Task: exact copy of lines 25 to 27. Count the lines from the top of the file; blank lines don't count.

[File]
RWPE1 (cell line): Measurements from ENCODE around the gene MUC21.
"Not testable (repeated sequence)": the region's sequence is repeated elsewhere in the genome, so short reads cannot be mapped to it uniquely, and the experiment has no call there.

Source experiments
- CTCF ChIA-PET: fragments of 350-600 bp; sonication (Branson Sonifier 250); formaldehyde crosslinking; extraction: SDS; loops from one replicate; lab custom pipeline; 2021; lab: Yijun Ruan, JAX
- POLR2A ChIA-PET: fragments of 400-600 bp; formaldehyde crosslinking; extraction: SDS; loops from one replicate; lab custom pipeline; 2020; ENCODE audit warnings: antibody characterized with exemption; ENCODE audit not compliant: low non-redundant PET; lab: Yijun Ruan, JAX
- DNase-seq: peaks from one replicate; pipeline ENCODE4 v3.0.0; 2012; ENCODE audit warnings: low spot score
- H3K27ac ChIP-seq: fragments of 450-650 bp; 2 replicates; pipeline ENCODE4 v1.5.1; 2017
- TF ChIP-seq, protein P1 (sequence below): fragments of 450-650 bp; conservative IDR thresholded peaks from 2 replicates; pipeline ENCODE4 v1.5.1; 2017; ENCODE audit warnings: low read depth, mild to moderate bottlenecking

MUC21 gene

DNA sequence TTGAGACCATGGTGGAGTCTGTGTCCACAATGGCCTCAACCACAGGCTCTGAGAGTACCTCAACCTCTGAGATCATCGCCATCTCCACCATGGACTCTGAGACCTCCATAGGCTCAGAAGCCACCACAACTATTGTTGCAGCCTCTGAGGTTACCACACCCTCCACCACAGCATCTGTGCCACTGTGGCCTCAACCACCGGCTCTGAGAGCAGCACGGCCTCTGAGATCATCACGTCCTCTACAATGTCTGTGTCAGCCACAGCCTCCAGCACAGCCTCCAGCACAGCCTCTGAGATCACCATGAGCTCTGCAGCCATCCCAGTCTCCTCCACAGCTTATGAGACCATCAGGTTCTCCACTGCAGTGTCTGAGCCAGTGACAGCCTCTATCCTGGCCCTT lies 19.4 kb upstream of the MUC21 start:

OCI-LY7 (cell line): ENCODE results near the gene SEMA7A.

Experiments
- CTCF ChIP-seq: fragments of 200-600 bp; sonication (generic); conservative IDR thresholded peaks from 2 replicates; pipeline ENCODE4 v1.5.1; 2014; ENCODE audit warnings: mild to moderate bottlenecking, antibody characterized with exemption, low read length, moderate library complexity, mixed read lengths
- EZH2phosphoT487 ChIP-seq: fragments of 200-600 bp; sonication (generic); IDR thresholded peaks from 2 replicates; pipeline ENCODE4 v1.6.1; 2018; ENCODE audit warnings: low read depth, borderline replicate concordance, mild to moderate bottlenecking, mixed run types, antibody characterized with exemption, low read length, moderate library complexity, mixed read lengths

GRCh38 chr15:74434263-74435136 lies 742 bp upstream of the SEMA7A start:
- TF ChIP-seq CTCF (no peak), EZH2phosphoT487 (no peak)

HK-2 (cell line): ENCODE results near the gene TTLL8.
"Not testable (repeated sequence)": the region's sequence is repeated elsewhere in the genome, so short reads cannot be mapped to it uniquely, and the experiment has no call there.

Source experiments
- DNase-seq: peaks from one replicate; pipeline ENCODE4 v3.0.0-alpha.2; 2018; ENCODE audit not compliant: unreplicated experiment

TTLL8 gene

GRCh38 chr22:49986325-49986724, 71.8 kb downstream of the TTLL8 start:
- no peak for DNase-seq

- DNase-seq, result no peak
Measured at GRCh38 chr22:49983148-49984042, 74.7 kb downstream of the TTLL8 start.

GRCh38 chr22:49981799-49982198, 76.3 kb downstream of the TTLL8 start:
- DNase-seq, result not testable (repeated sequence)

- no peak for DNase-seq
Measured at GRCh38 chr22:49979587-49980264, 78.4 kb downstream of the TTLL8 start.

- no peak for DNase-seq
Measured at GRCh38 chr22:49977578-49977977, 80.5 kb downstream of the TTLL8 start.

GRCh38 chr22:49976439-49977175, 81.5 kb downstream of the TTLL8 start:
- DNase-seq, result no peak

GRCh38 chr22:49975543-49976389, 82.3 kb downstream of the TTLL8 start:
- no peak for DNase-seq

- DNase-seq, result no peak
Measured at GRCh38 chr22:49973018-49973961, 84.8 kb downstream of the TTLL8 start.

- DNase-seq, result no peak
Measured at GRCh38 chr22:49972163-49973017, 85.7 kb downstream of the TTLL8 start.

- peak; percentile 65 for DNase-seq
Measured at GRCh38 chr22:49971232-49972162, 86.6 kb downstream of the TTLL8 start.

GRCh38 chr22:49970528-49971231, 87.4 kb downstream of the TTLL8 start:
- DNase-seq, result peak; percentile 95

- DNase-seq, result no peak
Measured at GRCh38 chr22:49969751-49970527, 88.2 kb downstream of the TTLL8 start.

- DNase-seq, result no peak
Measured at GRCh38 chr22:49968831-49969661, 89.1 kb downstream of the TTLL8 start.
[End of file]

Measured at GRCh38 chr22:49983148-49984042, 74.7 kb downstream of the TTLL8 start.

GRCh38 chr22:49981799-49982198, 76.3 kb downstream of the TTLL8 start:
- DNase-seq, result not testable (repeated sequence)